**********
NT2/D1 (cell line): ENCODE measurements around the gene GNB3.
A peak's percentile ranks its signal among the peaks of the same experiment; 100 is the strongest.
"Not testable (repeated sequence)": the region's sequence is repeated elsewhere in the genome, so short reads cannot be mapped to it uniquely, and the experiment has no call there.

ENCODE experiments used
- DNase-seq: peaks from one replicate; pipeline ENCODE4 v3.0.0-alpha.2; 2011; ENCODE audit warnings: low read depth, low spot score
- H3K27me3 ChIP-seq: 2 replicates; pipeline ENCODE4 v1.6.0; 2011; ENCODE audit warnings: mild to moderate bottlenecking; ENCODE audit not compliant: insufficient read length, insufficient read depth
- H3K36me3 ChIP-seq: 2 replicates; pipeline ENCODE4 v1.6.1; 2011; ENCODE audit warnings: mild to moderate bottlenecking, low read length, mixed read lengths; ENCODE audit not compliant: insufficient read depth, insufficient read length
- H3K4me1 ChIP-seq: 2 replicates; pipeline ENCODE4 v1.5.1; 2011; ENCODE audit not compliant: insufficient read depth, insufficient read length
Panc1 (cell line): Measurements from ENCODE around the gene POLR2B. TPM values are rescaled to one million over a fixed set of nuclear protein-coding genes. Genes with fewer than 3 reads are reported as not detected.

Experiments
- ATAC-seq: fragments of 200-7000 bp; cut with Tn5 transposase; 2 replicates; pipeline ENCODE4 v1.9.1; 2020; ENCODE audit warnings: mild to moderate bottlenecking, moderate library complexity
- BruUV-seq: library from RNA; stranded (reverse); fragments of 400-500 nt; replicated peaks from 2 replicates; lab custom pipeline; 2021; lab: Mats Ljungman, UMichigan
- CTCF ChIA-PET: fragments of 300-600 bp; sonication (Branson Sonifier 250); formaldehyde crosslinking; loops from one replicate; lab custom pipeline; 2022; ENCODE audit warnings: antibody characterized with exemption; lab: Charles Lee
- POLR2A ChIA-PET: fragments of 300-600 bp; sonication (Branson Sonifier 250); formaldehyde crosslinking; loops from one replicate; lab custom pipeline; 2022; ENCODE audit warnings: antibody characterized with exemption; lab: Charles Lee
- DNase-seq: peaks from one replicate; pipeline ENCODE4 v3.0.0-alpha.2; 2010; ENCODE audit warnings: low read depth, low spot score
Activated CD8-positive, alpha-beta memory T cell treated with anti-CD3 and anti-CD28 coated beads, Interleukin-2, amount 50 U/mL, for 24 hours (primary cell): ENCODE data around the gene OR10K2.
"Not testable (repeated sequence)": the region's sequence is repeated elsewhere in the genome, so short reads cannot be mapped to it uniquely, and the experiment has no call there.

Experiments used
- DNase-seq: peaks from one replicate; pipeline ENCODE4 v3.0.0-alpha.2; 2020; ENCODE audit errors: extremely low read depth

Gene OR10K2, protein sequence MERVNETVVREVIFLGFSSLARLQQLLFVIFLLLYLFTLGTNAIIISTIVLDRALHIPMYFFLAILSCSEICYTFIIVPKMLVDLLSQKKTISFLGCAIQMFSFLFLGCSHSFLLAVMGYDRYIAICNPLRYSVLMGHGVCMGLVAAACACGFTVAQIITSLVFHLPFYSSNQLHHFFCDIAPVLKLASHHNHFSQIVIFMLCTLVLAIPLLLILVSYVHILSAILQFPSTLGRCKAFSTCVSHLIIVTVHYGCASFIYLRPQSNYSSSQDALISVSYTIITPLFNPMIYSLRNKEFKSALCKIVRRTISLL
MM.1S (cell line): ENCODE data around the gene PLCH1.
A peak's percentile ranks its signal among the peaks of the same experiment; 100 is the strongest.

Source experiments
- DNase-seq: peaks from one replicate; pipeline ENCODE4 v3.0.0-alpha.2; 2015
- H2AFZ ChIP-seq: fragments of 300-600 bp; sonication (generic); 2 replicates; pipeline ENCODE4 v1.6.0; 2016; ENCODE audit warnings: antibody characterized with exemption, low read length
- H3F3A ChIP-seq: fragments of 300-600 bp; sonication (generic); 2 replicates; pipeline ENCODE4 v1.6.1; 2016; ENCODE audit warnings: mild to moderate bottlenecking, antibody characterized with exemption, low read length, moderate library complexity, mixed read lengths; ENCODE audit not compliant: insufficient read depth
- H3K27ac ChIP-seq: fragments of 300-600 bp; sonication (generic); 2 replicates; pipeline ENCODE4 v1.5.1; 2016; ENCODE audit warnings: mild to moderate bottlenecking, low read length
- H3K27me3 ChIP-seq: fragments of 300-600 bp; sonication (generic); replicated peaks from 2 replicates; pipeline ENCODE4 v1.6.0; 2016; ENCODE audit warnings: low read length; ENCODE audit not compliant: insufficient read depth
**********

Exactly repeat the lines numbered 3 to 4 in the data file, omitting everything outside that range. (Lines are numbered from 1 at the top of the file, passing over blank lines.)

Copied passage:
"Not testable (repeated sequence)": the region's sequence is repeated elsewhere in the genome, so short reads cannot be mapped to it uniquely, and the experiment has no call there.

ENCODE experiments used